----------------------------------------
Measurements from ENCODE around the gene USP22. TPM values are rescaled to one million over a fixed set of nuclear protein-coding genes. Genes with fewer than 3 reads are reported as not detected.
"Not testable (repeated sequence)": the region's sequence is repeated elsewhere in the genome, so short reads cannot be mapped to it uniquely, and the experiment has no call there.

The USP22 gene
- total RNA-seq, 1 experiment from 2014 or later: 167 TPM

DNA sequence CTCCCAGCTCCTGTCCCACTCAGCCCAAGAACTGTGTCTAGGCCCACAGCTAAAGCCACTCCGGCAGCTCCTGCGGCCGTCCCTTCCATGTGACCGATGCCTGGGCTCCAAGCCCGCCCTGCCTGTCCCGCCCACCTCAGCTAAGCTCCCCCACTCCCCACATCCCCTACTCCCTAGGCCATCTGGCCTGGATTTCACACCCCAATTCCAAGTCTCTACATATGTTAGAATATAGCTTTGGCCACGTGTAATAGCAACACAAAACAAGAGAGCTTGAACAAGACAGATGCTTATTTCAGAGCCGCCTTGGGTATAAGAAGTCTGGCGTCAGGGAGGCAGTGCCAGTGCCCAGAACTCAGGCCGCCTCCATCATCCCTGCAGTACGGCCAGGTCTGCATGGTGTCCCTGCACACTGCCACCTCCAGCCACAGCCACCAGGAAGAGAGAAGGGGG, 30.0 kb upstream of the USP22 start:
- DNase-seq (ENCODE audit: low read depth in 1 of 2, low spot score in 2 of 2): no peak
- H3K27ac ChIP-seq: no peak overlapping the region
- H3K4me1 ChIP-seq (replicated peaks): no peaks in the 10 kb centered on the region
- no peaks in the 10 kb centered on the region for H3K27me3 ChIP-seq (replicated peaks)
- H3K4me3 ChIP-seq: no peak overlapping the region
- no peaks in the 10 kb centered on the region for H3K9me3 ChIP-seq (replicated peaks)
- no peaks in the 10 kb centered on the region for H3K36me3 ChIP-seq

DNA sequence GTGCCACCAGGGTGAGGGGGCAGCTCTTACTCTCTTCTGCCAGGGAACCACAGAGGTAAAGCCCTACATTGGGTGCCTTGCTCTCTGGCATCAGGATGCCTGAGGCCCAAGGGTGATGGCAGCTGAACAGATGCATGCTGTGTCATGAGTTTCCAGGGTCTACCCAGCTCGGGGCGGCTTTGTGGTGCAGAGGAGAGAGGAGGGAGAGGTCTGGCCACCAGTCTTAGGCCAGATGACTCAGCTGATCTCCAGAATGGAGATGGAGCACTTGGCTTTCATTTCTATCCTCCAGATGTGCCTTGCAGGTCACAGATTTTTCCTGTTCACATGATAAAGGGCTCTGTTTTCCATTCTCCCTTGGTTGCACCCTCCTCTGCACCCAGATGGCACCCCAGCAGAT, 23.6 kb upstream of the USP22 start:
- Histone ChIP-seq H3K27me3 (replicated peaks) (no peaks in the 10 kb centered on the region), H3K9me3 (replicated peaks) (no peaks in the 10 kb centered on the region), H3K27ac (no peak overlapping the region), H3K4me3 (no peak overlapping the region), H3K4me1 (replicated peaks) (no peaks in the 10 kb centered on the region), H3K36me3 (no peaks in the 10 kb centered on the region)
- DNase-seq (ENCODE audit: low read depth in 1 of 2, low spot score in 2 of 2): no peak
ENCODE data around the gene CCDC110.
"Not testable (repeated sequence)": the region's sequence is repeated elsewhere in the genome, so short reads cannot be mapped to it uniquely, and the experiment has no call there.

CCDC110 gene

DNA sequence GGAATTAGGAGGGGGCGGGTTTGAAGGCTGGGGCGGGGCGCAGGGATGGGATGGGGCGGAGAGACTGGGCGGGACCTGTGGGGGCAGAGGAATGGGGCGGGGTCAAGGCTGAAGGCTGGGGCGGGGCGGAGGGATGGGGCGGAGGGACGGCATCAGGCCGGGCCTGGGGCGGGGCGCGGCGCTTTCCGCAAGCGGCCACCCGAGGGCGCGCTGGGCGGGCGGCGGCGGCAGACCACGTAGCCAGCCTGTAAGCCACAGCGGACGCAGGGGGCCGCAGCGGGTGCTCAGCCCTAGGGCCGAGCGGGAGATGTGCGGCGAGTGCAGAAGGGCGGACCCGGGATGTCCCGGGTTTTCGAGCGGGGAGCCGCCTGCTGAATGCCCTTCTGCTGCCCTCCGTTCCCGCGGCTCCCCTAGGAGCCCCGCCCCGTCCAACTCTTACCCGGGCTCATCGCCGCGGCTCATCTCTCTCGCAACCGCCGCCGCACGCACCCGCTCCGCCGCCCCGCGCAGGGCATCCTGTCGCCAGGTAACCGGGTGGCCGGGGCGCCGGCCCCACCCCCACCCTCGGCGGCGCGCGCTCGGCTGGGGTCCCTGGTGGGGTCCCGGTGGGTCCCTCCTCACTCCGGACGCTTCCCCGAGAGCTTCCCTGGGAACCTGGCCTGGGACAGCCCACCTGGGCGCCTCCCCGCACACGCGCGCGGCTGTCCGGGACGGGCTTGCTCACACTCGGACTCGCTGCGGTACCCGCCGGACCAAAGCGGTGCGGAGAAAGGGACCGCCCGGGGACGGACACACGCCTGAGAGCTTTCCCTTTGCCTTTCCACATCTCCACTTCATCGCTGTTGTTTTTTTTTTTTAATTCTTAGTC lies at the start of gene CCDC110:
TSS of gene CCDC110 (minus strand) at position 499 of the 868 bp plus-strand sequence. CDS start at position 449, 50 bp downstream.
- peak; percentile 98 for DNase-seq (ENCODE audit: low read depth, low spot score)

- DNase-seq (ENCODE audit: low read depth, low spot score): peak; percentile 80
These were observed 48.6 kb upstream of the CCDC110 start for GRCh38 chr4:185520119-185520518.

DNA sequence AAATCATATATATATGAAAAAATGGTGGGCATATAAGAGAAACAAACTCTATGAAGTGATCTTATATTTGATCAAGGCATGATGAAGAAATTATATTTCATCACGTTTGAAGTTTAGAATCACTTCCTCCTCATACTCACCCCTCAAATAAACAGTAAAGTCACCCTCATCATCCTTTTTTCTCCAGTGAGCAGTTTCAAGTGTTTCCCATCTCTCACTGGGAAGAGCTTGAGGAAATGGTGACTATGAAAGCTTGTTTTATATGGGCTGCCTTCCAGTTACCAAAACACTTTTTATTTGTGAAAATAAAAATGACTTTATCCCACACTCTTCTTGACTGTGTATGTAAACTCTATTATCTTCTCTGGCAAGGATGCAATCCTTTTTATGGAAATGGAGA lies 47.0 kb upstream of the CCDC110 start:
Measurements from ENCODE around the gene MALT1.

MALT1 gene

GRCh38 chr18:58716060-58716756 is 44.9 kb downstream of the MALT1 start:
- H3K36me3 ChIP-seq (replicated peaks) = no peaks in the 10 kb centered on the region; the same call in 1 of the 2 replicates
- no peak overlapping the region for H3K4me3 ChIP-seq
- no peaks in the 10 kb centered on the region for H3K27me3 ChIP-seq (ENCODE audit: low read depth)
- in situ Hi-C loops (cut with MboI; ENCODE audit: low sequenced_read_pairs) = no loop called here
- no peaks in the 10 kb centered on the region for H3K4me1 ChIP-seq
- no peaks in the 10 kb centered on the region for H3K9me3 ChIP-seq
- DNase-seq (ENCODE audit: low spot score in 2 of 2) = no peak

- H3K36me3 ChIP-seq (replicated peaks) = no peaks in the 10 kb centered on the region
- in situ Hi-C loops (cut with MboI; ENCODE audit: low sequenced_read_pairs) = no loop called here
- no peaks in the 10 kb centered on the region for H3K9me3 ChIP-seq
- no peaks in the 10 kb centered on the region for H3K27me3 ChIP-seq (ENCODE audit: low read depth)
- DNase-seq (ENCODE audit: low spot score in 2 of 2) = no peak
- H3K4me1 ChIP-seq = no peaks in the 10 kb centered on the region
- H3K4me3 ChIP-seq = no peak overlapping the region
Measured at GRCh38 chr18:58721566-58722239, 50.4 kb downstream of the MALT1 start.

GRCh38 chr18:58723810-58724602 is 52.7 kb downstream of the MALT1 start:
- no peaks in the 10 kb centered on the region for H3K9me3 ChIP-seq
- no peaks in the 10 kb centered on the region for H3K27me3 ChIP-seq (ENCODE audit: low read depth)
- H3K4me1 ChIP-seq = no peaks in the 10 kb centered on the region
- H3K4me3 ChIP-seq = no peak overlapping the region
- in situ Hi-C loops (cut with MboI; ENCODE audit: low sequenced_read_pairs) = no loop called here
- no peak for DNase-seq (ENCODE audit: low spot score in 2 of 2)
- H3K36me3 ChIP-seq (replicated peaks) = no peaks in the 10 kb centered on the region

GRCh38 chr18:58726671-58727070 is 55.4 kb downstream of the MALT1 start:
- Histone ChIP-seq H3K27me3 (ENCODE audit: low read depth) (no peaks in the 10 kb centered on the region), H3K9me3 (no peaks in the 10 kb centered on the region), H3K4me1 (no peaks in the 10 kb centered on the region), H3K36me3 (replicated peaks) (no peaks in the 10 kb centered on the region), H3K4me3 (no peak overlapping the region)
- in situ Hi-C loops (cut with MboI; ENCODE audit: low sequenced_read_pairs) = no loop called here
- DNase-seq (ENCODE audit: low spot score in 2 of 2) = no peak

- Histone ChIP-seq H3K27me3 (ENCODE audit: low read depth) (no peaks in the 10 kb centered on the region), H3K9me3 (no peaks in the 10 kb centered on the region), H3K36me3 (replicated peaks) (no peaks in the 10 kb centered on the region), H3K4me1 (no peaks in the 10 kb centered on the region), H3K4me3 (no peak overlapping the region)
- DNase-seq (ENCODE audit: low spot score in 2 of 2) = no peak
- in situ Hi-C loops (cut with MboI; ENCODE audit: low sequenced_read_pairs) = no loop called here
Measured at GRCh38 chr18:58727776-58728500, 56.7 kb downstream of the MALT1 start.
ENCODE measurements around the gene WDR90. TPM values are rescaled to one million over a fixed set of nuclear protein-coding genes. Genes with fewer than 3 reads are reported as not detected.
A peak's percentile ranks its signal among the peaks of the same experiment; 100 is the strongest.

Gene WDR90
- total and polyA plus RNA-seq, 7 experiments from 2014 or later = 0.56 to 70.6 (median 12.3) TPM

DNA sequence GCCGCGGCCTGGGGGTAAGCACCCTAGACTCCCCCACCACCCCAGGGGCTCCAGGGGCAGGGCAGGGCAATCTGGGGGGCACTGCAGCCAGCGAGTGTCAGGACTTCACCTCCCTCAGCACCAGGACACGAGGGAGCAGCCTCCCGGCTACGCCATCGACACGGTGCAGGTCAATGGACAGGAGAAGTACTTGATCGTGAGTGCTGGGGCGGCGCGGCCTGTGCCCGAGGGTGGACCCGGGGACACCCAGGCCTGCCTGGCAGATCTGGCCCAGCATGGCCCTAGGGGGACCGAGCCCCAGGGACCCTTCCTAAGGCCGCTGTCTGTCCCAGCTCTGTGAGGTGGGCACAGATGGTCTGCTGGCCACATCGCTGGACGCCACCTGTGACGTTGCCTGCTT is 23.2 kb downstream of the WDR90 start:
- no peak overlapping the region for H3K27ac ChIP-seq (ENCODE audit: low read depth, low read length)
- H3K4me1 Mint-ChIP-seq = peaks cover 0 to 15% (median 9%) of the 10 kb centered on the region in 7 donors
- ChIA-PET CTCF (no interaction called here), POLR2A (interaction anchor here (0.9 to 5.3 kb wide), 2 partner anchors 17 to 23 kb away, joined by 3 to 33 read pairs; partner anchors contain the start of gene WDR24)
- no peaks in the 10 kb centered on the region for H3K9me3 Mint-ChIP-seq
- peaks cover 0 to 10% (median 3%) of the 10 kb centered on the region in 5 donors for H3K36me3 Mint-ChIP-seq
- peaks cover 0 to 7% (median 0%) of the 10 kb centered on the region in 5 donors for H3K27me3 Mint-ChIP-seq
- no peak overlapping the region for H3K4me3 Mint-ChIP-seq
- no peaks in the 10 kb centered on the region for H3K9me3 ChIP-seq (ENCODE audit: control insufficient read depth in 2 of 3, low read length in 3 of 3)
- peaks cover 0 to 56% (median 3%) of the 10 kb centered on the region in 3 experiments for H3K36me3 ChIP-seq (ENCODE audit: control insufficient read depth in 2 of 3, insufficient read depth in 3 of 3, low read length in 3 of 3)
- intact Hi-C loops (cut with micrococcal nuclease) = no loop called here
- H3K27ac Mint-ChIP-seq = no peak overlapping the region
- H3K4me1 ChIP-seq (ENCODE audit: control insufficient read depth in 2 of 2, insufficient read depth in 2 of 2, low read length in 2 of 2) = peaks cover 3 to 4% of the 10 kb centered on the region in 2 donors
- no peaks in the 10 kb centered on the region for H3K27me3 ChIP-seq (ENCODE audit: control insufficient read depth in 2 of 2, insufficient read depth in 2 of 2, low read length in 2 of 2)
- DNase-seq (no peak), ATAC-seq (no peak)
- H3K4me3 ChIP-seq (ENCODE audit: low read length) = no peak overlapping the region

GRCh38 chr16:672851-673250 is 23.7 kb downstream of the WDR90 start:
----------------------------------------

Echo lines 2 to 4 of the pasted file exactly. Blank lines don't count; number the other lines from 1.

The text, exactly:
"Not testable (repeated sequence)": the region's sequence is repeated elsewhere in the genome, so short reads cannot be mapped to it uniquely, and the experiment has no call there.

The USP22 gene
- total RNA-seq, 1 experiment from 2014 or later: 167 TPM